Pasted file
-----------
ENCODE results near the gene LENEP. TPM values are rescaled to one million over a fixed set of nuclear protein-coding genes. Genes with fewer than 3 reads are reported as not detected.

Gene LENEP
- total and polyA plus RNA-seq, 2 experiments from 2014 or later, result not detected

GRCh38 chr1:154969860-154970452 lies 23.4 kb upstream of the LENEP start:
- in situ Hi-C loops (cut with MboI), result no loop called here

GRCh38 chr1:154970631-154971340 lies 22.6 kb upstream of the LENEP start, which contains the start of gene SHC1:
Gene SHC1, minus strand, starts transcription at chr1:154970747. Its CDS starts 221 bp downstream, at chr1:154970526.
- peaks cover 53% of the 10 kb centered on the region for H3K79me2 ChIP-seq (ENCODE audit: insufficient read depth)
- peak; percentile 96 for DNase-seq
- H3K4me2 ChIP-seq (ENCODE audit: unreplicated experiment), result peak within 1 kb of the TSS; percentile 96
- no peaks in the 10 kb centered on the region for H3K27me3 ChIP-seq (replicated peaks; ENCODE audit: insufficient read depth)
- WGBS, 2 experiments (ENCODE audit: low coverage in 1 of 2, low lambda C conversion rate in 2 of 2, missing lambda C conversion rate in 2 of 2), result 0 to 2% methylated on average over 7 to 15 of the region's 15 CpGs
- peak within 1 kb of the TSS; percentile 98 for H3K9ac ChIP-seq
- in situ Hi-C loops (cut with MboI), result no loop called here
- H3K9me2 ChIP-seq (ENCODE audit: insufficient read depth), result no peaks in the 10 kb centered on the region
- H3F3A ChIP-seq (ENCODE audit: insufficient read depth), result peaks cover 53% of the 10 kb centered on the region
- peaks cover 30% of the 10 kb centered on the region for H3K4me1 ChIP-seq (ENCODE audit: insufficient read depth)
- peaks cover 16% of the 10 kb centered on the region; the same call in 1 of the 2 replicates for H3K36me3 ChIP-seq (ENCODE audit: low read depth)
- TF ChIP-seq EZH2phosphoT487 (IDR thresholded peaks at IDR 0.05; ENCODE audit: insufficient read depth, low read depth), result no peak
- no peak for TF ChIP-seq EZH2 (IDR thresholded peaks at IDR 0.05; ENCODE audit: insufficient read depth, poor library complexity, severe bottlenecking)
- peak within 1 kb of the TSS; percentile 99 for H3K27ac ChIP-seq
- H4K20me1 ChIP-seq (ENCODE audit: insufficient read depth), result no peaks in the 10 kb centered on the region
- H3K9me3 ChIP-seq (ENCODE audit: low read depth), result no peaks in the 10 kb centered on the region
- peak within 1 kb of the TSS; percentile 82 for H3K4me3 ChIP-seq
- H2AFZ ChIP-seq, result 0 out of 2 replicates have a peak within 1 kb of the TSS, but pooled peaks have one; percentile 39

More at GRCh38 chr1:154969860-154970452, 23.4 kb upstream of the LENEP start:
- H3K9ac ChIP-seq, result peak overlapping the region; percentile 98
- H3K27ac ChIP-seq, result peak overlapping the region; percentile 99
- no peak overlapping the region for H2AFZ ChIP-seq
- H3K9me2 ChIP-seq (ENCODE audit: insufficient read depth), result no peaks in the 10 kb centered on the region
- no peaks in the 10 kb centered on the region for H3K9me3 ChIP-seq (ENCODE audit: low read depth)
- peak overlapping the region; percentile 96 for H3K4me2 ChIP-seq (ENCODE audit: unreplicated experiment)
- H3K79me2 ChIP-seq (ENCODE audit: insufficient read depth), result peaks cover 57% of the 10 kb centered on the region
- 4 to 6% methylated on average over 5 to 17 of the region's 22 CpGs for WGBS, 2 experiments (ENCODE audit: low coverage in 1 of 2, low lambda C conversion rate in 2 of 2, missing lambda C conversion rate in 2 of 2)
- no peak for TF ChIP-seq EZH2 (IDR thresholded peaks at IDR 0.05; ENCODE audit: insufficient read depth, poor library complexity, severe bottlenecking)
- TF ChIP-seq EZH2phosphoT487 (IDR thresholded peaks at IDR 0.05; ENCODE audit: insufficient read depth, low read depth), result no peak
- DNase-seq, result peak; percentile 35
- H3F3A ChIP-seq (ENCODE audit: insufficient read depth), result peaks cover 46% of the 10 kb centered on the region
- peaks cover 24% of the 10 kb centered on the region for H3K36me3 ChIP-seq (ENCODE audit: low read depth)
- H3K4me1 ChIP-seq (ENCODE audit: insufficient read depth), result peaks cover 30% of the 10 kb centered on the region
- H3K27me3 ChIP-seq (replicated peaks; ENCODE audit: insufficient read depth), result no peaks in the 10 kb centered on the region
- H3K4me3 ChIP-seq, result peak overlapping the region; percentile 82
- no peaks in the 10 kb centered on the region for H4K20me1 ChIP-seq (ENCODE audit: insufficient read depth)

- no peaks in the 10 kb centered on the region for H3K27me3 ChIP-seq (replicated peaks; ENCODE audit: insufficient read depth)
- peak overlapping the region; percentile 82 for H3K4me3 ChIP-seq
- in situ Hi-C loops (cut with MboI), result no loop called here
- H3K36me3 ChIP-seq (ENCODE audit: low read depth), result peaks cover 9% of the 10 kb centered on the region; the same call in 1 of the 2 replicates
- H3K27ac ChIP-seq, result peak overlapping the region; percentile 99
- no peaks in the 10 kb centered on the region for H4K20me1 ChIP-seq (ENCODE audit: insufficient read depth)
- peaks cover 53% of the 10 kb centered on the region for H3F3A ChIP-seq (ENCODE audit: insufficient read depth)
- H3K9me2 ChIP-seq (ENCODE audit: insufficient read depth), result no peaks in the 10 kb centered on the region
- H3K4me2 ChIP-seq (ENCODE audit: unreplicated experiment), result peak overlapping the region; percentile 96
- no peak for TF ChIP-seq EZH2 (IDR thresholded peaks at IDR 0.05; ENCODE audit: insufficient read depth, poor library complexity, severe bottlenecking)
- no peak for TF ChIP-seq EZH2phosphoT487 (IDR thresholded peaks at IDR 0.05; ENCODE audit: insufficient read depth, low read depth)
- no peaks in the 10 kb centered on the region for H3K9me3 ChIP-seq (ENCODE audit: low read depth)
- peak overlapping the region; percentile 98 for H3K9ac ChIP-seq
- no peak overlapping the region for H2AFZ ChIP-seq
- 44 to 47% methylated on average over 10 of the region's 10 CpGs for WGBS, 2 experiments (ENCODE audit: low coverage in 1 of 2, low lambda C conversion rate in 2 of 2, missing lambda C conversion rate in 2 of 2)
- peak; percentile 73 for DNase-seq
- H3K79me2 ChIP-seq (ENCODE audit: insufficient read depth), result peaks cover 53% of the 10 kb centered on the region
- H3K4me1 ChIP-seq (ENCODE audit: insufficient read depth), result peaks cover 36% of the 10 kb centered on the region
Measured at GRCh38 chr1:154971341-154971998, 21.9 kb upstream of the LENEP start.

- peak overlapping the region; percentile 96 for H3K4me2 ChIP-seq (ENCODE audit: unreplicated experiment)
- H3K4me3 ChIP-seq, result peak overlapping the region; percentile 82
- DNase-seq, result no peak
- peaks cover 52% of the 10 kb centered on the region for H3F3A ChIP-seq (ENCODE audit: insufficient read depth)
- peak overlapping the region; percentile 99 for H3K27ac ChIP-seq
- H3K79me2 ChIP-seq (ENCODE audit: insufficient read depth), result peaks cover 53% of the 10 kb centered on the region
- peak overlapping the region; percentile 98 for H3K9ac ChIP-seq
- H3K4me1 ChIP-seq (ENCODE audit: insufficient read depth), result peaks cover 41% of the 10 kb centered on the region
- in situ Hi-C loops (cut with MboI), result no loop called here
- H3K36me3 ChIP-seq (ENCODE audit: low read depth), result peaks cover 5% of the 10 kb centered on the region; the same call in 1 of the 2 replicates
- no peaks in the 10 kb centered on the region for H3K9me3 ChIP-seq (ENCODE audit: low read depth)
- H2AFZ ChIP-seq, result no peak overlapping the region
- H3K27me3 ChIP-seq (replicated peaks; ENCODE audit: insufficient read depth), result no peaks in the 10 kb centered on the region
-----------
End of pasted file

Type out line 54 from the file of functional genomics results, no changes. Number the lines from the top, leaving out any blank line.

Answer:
- no peak for TF ChIP-seq EZH2phosphoT487 (IDR thresholded peaks at IDR 0.05; ENCODE audit: insufficient read depth, low read depth)